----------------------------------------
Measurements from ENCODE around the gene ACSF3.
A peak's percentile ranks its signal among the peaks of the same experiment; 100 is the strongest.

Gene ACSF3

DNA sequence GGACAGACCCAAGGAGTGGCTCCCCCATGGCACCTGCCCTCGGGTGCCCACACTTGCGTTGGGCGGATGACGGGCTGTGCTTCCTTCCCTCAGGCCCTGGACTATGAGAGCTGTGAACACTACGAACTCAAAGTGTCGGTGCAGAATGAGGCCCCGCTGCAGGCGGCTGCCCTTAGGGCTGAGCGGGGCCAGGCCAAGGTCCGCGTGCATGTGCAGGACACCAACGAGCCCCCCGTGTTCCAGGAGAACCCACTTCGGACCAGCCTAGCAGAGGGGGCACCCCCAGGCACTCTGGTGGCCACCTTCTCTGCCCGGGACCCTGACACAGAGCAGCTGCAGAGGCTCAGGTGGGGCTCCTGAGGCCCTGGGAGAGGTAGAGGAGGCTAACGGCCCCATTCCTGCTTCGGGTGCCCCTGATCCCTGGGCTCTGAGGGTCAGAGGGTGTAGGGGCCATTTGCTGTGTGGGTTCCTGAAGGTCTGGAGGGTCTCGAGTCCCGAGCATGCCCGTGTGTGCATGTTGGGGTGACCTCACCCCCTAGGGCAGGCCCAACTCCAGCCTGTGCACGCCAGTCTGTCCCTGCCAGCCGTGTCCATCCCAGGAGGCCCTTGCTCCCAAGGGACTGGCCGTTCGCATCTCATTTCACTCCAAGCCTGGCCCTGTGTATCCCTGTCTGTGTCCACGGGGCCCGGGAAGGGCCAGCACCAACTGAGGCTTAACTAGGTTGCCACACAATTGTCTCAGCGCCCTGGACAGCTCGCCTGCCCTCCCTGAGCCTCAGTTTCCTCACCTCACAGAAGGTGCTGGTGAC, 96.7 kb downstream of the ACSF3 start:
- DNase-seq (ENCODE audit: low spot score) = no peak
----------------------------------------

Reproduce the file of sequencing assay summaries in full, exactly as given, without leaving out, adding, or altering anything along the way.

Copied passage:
Measurements from ENCODE around the gene ACSF3.
A peak's percentile ranks its signal among the peaks of the same experiment; 100 is the strongest.

Gene ACSF3

DNA sequence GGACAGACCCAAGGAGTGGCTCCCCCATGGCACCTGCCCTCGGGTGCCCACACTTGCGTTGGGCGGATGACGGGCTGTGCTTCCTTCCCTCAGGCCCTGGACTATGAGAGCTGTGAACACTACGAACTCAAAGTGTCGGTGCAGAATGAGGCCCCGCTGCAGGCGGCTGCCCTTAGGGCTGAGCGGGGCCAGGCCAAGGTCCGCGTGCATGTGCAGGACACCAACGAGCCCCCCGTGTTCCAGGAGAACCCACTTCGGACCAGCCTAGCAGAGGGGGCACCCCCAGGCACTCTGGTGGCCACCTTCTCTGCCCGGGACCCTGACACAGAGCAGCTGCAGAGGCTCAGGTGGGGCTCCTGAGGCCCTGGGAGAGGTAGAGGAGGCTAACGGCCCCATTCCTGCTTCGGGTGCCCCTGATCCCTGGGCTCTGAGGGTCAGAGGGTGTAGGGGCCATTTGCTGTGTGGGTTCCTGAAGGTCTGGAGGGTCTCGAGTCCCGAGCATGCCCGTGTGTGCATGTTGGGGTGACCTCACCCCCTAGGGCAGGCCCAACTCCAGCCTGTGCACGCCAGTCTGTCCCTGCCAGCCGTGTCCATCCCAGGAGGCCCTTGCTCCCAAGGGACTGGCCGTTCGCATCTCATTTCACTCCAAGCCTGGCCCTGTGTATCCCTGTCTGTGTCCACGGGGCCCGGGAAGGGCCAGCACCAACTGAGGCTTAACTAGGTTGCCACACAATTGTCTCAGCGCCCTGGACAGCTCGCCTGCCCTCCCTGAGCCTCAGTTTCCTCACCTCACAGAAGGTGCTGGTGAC, 96.7 kb downstream of the ACSF3 start:
- DNase-seq (ENCODE audit: low spot score) = no peak